Quality Scale: 6/10; That first segment really brings the rest down
Enjoyment Scale: 6/10. There is some fun to be had in the visual references, and the fact that the episode ends on such grand comeuppance certainly leaves us with a better taste than some of the darker episodes. 

Up Next: Guess it's time to choose a few adventures with #20, Bandersnatch.

Monday, October 12, 2020

The Stepford Lives


One of my favorite measurements for a horror movie is to examine what kind of dreams I have the night I watch it. For Vivarium, they were WEIRD.

That's a good thing.

Quick Plot: Gemma and Tom are growing increasingly frustrated by their limited findings in their quest for the perfect home. Having exhausted the nearby possibilities, they decide to check out Yonder, a new suburban development that seems a little far out of the way of Gemma's schoolhouse and Tom's landscaping job.

They're led to Yonder by Martin, an incredibly odd realtor who doesn't seem to know how to speak to other human beings. Yonder itself seems nice enough: street after street of identical avocado green 2-bedroom homes with modern kitchens and compact yards. There's even a pre-decorated baby boy's room just waiting for the right couple to give to their first male child.

Just as Gemma begins to question where the rest of the neighbors are, Martin vanishes, leaving Gemma and Tom to hop back in their car and hightail it out of there. 

Except, of course, there is no way out.

Well, maybe I spoke too soon. After trying to escape a few of the old fashioned ways, Tom and Gemma receive a mysterious delivery in a Blue Apron-style cardboard box. Unlike their past vacuum-sealed tasteless food, this one contains a newborn baby with a simple message: Raise the child and be released.

Talk about society forcing parenthood on childless couples! The child, it turns out, is a weird little thing, one who ages at an exponential rate but remains a rather horrible, inhuman creature who insists on dressing like a Mormon missionary. Tom and Gemma have agreed to treat it like a thing, feeding it cereal to stop the incessant screaming but avoiding any hints of affection.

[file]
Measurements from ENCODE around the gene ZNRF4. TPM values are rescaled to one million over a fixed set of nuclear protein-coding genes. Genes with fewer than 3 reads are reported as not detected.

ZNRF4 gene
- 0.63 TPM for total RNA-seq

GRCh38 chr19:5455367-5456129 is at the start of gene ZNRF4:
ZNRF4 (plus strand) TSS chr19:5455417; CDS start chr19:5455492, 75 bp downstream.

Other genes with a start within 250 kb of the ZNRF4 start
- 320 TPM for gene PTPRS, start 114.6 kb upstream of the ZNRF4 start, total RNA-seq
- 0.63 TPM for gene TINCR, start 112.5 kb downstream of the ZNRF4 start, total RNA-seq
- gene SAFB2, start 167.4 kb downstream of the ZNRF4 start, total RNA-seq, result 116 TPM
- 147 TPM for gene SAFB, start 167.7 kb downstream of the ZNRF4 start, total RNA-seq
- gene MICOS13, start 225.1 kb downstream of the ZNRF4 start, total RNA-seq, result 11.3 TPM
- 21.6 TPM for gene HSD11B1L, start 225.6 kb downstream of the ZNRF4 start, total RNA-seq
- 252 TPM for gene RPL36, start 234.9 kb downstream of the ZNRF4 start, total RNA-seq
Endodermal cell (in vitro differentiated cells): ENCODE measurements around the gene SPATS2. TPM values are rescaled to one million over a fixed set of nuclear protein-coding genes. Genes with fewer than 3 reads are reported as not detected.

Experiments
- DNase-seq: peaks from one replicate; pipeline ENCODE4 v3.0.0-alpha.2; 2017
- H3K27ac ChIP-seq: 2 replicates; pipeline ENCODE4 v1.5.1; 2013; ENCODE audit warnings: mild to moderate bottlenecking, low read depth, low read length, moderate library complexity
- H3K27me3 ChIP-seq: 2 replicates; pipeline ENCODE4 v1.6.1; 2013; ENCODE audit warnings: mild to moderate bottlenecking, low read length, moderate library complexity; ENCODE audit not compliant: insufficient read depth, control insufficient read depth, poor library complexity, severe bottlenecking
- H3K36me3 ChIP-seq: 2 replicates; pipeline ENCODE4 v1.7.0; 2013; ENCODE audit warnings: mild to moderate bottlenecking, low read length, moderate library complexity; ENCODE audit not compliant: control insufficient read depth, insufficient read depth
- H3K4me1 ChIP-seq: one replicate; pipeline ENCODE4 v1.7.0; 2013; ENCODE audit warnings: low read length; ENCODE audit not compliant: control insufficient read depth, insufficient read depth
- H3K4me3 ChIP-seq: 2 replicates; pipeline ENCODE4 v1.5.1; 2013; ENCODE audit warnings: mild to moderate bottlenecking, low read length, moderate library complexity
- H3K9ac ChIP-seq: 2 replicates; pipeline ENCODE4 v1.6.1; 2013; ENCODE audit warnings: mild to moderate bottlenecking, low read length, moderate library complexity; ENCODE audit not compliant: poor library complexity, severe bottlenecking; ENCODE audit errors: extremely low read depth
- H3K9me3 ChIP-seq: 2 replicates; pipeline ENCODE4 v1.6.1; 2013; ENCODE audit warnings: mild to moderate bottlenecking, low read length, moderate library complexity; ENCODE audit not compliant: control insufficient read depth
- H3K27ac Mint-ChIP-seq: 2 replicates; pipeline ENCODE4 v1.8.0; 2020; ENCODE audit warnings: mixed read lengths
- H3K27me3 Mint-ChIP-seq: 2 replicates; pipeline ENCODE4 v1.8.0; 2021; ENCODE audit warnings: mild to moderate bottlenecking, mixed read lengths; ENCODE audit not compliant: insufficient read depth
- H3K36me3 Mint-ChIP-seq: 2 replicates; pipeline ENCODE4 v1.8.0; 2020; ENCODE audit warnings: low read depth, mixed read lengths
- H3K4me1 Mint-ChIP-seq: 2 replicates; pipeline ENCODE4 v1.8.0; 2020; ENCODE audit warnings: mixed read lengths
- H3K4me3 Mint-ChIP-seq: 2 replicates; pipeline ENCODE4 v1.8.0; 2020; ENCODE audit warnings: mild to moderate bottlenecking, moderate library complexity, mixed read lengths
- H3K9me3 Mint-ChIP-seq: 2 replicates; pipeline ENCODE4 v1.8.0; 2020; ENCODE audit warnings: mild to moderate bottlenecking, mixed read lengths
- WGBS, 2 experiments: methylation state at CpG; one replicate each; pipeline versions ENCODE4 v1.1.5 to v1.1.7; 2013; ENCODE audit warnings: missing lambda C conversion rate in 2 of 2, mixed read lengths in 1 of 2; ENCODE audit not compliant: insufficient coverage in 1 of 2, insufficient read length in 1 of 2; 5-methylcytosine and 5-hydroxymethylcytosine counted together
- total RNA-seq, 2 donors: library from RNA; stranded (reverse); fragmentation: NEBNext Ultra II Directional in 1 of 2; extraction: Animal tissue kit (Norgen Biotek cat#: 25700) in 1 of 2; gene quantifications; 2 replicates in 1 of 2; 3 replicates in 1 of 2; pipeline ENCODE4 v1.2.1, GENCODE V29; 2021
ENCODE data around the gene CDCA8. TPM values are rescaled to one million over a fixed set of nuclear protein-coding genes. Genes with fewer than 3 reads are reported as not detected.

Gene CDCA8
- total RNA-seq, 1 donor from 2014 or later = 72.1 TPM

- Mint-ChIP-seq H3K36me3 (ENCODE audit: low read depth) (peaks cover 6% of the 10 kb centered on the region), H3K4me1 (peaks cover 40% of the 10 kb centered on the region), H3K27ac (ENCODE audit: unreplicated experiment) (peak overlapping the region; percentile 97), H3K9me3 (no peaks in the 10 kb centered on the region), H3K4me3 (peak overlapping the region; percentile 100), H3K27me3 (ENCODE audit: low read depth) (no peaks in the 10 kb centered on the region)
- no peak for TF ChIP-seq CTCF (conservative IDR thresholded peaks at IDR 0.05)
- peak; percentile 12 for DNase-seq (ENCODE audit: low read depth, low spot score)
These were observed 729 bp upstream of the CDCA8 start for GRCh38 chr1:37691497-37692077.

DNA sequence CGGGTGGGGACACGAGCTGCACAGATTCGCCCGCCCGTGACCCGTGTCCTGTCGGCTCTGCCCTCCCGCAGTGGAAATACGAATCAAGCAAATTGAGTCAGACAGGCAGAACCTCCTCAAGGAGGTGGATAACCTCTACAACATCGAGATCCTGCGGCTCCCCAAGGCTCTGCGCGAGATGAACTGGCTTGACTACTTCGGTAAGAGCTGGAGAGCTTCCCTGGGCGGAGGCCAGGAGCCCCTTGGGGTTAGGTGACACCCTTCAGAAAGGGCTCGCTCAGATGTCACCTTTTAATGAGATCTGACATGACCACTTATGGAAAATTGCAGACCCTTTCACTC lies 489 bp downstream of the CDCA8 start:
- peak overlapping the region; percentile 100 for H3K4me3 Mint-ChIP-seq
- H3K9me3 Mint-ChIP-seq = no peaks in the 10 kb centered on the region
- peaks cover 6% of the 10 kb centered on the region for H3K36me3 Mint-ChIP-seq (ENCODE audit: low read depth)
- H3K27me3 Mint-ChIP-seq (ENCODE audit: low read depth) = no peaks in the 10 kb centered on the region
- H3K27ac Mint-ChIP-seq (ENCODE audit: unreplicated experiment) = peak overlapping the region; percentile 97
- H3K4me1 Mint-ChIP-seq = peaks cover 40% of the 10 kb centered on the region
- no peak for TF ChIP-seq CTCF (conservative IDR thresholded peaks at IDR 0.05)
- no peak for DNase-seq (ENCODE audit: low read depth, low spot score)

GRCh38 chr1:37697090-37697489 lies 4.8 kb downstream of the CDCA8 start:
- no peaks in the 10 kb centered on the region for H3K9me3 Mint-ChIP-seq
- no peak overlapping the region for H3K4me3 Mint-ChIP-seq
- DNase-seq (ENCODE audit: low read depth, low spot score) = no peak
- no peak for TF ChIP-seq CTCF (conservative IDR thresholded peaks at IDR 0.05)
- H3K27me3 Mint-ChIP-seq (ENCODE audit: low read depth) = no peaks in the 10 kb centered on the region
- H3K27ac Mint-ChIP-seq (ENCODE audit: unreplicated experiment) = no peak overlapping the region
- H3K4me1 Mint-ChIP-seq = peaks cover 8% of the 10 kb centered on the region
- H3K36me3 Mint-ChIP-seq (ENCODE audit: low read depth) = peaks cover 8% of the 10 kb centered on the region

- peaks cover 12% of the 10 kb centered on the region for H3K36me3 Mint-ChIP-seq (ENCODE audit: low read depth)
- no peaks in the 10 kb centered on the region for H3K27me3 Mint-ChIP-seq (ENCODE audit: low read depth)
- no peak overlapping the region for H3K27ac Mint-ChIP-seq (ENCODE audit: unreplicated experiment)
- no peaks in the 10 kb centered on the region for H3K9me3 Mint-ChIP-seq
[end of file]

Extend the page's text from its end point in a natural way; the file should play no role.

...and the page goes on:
One day, Tom discovers some sort of gooey dirt underneath his astroturf lawn. With nothing else to do, he starts to dig, hoping he can discover a path out of Yonder or just keep himself busy and farther away from the incredibly creepy Young Sheldon wannabe that wants to be his son. Gemma, a schoolteacher, can't help but become intrigued by the kid's development.

Vivarium is my kind of movie (see my love of the much underrated House Hunting). It's a genuinely unique but focused premise, and writer/director Lorcan Finnegan lays it out with such twisted simplicity that I think I fell in love. Granted, I find the idea of forced parenthood of monster children to be my deepest nightmare, making me an easy mark for this kind of story, but there's a lot more here: a passionate but fragile romantic relationship thrown into a cruel test before it's really ready, suggestions of otherworldy creatures with a terrifying master plan, literal layers of strangeness, and more.

I dug it.

High Points
I truly hope Imogen Poots enjoys genre filmwork because my GOSH is she good at it. This woman deserves a much bigger career than she thus far has, but I wonder if she actively picks her projects because the roles themselves give her so much room to explore. She's as good here as she was in Black Christmas, conveying such a deep well of dying enthusiasm for her life while still having some kind of conscience about her decisions

Low Points
I actually really like how Jesse Eisenberg is used, but I do wish there was just a little more charm to him at the beginning to justify what Gemma really saw in him in the first place

Lessons Learned